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East County Wednesday, Sep. 4, 2019 1 month ago

Compromise reached in University Park dispute

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Settlement clears path for University Park Country Club purchase by Recreation District.
by: Pam Eubanks Senior Editor

University Park Country Club resident Michael Smith said he hopes everyone in his community can have an “unusually wonderful Thanksgiving.”

The University Park Recreation District supervisor is hopeful the resident-controlled agency will be able to close on the 266-acre University Park Country Club and golf course, ponds within the community and an additional 100 acres of conservation area and

other land by Nov. 22.

At a meeting at University Park Country Club on Aug. 28, Smith and his fellow supervisors on the University Park Recreation District board approved a settlement that will allow the district to move forward with the purchase of the country club and other assets from its current owners, the Neal and Pasold families.

The settlement would end more than two years of uncertainty about the 1,202-home community’s future.

“People want to get on with clarity that the district owns the country club and its resources,” Smith said. “What we have is a reconciliation. It’s closure. We’re back together again, and we have a pristine community.”

The settlement ends a legal battle that began in January when University Park resident Richard Garrett filed a lawsuit in opposition to the creation of the recreation district and provisions in its charter that allow it to impose special assessments. Garrett said there were too many unknowns about future costs related to the land purchase and worried such assessments could especially burden the community’s elderly or those on fixed income.

After the board vote Aug. 28, Garrett thanked district supervisors for listening to his concerns, and he encouraged residents to unite again.

“I have pitted a lot of friends against friends,” he said. “It’s time to heal this community. It’s a wonderful community. We need to stand together. It’s time for us to move ahead.”

Smith said he hopes a judge could validate bonds for the purchase as early as Sept. 11. If that happens, the bond underwriting process could begin. It typically takes four to eight weeks.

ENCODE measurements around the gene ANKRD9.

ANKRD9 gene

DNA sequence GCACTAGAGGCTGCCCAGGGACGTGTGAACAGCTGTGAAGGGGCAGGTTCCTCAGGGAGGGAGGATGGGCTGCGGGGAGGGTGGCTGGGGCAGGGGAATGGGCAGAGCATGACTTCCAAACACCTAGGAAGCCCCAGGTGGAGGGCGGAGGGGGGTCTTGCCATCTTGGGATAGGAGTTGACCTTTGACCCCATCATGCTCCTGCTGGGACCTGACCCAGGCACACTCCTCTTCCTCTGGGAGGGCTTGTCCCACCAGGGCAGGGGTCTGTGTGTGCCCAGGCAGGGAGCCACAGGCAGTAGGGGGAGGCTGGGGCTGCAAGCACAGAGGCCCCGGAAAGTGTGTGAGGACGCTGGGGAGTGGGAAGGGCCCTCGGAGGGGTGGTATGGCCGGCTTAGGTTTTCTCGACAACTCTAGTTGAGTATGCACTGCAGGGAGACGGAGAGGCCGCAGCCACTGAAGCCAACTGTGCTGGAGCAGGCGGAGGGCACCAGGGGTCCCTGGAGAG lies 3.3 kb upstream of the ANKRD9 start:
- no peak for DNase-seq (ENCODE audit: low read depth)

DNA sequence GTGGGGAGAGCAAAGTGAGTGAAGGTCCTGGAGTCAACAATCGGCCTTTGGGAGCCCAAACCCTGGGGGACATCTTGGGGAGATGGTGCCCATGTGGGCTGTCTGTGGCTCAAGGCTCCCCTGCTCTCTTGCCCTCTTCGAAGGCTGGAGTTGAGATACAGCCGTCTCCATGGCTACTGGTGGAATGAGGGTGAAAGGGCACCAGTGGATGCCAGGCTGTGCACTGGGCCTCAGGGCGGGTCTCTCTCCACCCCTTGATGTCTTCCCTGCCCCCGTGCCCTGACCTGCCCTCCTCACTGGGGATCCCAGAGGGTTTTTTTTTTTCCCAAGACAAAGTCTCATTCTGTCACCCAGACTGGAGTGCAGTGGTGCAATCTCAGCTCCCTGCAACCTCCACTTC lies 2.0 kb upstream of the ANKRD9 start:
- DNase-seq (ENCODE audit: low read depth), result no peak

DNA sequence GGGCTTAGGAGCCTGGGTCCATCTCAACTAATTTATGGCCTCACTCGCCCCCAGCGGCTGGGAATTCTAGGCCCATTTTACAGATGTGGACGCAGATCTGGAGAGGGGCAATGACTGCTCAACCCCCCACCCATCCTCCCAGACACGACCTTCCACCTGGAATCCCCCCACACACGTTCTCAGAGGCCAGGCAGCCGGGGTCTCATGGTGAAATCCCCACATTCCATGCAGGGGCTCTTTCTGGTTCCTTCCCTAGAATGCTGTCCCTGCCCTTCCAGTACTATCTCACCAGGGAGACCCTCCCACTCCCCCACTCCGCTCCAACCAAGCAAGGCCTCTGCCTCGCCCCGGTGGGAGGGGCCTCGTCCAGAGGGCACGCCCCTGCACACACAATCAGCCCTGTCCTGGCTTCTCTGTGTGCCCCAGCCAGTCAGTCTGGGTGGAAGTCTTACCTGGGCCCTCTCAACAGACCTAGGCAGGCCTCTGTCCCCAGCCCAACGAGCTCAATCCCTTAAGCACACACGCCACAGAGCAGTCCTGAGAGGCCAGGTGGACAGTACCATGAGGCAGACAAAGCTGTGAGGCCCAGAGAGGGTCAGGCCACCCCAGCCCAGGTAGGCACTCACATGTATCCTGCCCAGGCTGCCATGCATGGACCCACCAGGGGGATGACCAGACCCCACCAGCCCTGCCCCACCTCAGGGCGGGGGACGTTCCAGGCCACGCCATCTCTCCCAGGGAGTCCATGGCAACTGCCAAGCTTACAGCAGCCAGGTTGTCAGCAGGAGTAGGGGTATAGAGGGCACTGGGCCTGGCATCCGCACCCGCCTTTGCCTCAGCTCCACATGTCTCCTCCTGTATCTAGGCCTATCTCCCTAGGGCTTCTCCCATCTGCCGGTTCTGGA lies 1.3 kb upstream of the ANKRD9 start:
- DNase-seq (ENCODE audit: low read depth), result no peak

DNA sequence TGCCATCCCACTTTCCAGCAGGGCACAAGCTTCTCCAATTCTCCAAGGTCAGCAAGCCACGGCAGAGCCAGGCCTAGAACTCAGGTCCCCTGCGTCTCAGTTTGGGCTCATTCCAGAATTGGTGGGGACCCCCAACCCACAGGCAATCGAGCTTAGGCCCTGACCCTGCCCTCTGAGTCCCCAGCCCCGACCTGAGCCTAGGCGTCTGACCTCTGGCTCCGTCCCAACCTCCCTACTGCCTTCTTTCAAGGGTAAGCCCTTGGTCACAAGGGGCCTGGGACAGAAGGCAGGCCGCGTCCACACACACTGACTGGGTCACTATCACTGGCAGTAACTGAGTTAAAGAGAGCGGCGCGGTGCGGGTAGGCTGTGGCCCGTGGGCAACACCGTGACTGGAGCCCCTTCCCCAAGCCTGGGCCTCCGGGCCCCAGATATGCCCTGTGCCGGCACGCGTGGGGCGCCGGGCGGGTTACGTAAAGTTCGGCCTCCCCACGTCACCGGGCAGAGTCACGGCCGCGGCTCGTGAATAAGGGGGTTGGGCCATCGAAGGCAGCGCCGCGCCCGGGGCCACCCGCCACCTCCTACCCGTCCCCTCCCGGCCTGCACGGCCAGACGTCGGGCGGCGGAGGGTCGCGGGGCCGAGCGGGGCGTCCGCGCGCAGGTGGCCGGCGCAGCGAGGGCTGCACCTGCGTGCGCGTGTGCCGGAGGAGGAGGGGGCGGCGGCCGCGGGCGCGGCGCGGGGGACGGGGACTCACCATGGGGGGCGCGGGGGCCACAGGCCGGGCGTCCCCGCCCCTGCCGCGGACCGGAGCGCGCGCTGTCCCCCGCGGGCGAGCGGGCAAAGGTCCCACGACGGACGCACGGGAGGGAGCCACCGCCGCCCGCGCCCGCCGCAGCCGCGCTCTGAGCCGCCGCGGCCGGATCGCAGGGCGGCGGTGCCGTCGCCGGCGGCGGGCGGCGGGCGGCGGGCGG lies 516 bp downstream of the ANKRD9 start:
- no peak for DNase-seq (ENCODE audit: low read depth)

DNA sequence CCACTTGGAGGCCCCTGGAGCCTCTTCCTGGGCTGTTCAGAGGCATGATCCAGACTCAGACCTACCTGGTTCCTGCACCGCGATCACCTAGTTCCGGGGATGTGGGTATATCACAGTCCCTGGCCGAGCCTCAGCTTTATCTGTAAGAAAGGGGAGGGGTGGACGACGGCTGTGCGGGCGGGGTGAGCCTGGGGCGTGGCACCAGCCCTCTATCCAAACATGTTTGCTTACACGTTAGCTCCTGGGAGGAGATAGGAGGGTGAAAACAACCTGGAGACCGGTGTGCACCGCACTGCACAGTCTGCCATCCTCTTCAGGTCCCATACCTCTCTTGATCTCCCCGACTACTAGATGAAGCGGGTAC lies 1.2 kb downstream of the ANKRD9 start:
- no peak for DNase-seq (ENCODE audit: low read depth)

Smith said as soon as it is complete, the closing could occur. He believes Nov. 22 is a likely date for the closing.

Smith said that the goal of the settlement was to minimize costs to residents by taking advantage of historically low municipal bond rates, to increase district reserves, to remove uncertainty in the community’s housing market and to eliminate acrimony in the community.

The University Park Recreation District spent about $250,000 defending its case against Garrett and expected those costs to rise significantly as it prepared for a November trial. Any future appeals could also increase costs.

Per terms of the sales contract, the purchase price for the land was also increasing by $46,000 per month through the end of September. After that, the agreement continued month-to-month but could be terminated by either party.

Low bond rates played a key factor in the deal. They are estimated to come in 1% lower than anticipated, at around 3%, which will translate into savings of about $5 million in interest over the life of a 30-year bond and more cash available.

Smith recommends the recreation board request bonds of $24 million, instead of $23.3 million, to capitalize on low interest rates and to put more money into the district’s coffers for repairs and other needs. Those changes, combined with the lower interest rate, would give the district an estimated $4.5 million to $5 million in reserves instead of $3.5 million.

Garrett said saving money on interest and having more money in reserves is what made him comfortable with dropping the lawsuit. He said he now believes there will be sufficient money available to avoid any sort of special assessment.

University Park residents said they appreciated the compromise and were grateful the community could move forward.

“I love this deal,” said resident Jack Siegel, who was one of about 100 people to attend the Aug. 28 meeting. “It was a great idea to seek a reduction in the cost.”

Mary Leflar, who opposed the original deal, said she was pleased and encouraged residents to come together as a community.

“This is a great day for all of us,” she said.

The Recreation District is now protected against other legal challenges pertaining to its creation. A one-year deadline for doing so has passed.

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